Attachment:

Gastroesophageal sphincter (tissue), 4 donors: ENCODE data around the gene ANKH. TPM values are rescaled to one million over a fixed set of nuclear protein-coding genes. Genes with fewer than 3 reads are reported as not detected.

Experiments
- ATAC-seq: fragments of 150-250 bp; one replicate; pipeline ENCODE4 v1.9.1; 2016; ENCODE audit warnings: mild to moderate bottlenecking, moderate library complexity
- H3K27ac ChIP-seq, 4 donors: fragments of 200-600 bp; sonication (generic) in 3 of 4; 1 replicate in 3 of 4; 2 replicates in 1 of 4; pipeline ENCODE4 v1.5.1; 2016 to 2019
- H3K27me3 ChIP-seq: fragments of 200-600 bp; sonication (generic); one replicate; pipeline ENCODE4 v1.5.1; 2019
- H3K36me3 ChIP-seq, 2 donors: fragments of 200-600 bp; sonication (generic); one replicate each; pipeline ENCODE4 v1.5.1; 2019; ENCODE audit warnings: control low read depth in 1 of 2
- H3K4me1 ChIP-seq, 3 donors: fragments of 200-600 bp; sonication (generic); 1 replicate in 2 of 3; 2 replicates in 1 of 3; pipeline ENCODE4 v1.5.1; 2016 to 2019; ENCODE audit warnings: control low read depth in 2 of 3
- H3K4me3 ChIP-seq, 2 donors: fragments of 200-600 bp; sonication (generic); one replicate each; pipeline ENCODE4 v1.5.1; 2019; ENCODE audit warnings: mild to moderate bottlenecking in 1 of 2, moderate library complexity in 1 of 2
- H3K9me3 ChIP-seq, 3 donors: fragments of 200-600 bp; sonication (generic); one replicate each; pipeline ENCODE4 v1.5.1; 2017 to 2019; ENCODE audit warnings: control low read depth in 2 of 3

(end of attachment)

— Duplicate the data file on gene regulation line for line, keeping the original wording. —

Gastroesophageal sphincter (tissue), 4 donors: ENCODE data around the gene ANKH. TPM values are rescaled to one million over a fixed set of nuclear protein-coding genes. Genes with fewer than 3 reads are reported as not detected.

Experiments
- ATAC-seq: fragments of 150-250 bp; one replicate; pipeline ENCODE4 v1.9.1; 2016; ENCODE audit warnings: mild to moderate bottlenecking, moderate library complexity
- H3K27ac ChIP-seq, 4 donors: fragments of 200-600 bp; sonication (generic) in 3 of 4; 1 replicate in 3 of 4; 2 replicates in 1 of 4; pipeline ENCODE4 v1.5.1; 2016 to 2019
- H3K27me3 ChIP-seq: fragments of 200-600 bp; sonication (generic); one replicate; pipeline ENCODE4 v1.5.1; 2019
- H3K36me3 ChIP-seq, 2 donors: fragments of 200-600 bp; sonication (generic); one replicate each; pipeline ENCODE4 v1.5.1; 2019; ENCODE audit warnings: control low read depth in 1 of 2
- H3K4me1 ChIP-seq, 3 donors: fragments of 200-600 bp; sonication (generic); 1 replicate in 2 of 3; 2 replicates in 1 of 3; pipeline ENCODE4 v1.5.1; 2016 to 2019; ENCODE audit warnings: control low read depth in 2 of 3
- H3K4me3 ChIP-seq, 2 donors: fragments of 200-600 bp; sonication (generic); one replicate each; pipeline ENCODE4 v1.5.1; 2019; ENCODE audit warnings: mild to moderate bottlenecking in 1 of 2, moderate library complexity in 1 of 2
- H3K9me3 ChIP-seq, 3 donors: fragments of 200-600 bp; sonication (generic); one replicate each; pipeline ENCODE4 v1.5.1; 2017 to 2019; ENCODE audit warnings: control low read depth in 2 of 3